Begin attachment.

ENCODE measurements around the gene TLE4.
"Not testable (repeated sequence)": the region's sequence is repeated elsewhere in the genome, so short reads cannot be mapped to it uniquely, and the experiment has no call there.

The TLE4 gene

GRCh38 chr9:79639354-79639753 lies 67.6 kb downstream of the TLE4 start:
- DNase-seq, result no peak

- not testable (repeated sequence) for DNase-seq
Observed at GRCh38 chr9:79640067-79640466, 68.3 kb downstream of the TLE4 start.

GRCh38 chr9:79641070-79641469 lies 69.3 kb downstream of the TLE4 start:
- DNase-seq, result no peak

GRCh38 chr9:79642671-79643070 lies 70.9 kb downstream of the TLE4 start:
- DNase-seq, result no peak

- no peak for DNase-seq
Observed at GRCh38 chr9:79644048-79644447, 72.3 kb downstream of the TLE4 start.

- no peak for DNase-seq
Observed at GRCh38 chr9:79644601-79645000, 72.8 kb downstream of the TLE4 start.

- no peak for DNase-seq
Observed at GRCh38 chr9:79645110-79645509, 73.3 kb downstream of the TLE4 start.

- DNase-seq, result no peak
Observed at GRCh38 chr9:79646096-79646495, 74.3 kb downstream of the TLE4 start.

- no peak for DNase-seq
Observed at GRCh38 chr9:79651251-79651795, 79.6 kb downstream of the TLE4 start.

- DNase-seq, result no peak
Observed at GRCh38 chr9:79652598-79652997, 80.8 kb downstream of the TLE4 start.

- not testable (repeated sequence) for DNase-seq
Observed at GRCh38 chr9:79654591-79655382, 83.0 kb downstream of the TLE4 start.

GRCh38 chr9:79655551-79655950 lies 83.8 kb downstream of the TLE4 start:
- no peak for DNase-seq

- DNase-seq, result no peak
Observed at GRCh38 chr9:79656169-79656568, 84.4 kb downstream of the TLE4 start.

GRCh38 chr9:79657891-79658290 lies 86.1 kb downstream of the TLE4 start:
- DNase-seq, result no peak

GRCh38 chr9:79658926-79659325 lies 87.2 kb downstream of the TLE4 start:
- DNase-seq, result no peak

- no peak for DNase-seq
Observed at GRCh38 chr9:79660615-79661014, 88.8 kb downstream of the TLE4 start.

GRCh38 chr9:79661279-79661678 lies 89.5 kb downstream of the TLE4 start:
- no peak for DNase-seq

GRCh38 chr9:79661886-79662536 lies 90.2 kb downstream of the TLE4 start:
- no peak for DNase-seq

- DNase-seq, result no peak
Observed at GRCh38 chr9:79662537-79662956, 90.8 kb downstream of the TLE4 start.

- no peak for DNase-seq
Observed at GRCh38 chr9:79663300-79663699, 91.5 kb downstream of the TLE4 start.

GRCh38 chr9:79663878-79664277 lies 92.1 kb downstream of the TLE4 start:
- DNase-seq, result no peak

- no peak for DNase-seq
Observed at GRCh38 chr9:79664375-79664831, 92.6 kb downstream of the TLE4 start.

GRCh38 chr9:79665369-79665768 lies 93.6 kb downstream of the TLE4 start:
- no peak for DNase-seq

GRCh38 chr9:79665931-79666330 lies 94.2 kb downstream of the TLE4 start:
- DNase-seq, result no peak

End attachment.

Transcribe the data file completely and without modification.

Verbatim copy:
ENCODE measurements around the gene TLE4.
"Not testable (repeated sequence)": the region's sequence is repeated elsewhere in the genome, so short reads cannot be mapped to it uniquely, and the experiment has no call there.

The TLE4 gene

GRCh38 chr9:79639354-79639753 lies 67.6 kb downstream of the TLE4 start:
- DNase-seq, result no peak

- not testable (repeated sequence) for DNase-seq
Observed at GRCh38 chr9:79640067-79640466, 68.3 kb downstream of the TLE4 start.

GRCh38 chr9:79641070-79641469 lies 69.3 kb downstream of the TLE4 start:
- DNase-seq, result no peak

GRCh38 chr9:79642671-79643070 lies 70.9 kb downstream of the TLE4 start:
- DNase-seq, result no peak

- no peak for DNase-seq
Observed at GRCh38 chr9:79644048-79644447, 72.3 kb downstream of the TLE4 start.

- no peak for DNase-seq
Observed at GRCh38 chr9:79644601-79645000, 72.8 kb downstream of the TLE4 start.

- no peak for DNase-seq
Observed at GRCh38 chr9:79645110-79645509, 73.3 kb downstream of the TLE4 start.

- DNase-seq, result no peak
Observed at GRCh38 chr9:79646096-79646495, 74.3 kb downstream of the TLE4 start.

- no peak for DNase-seq
Observed at GRCh38 chr9:79651251-79651795, 79.6 kb downstream of the TLE4 start.

- DNase-seq, result no peak
Observed at GRCh38 chr9:79652598-79652997, 80.8 kb downstream of the TLE4 start.

- not testable (repeated sequence) for DNase-seq
Observed at GRCh38 chr9:79654591-79655382, 83.0 kb downstream of the TLE4 start.

GRCh38 chr9:79655551-79655950 lies 83.8 kb downstream of the TLE4 start:
- no peak for DNase-seq

- DNase-seq, result no peak
Observed at GRCh38 chr9:79656169-79656568, 84.4 kb downstream of the TLE4 start.

GRCh38 chr9:79657891-79658290 lies 86.1 kb downstream of the TLE4 start:
- DNase-seq, result no peak

GRCh38 chr9:79658926-79659325 lies 87.2 kb downstream of the TLE4 start:
- DNase-seq, result no peak

- no peak for DNase-seq
Observed at GRCh38 chr9:79660615-79661014, 88.8 kb downstream of the TLE4 start.

GRCh38 chr9:79661279-79661678 lies 89.5 kb downstream of the TLE4 start:
- no peak for DNase-seq

GRCh38 chr9:79661886-79662536 lies 90.2 kb downstream of the TLE4 start:
- no peak for DNase-seq

- DNase-seq, result no peak
Observed at GRCh38 chr9:79662537-79662956, 90.8 kb downstream of the TLE4 start.

- no peak for DNase-seq
Observed at GRCh38 chr9:79663300-79663699, 91.5 kb downstream of the TLE4 start.

GRCh38 chr9:79663878-79664277 lies 92.1 kb downstream of the TLE4 start:
- DNase-seq, result no peak

- no peak for DNase-seq
Observed at GRCh38 chr9:79664375-79664831, 92.6 kb downstream of the TLE4 start.

GRCh38 chr9:79665369-79665768 lies 93.6 kb downstream of the TLE4 start:
- no peak for DNase-seq

GRCh38 chr9:79665931-79666330 lies 94.2 kb downstream of the TLE4 start:
- DNase-seq, result no peak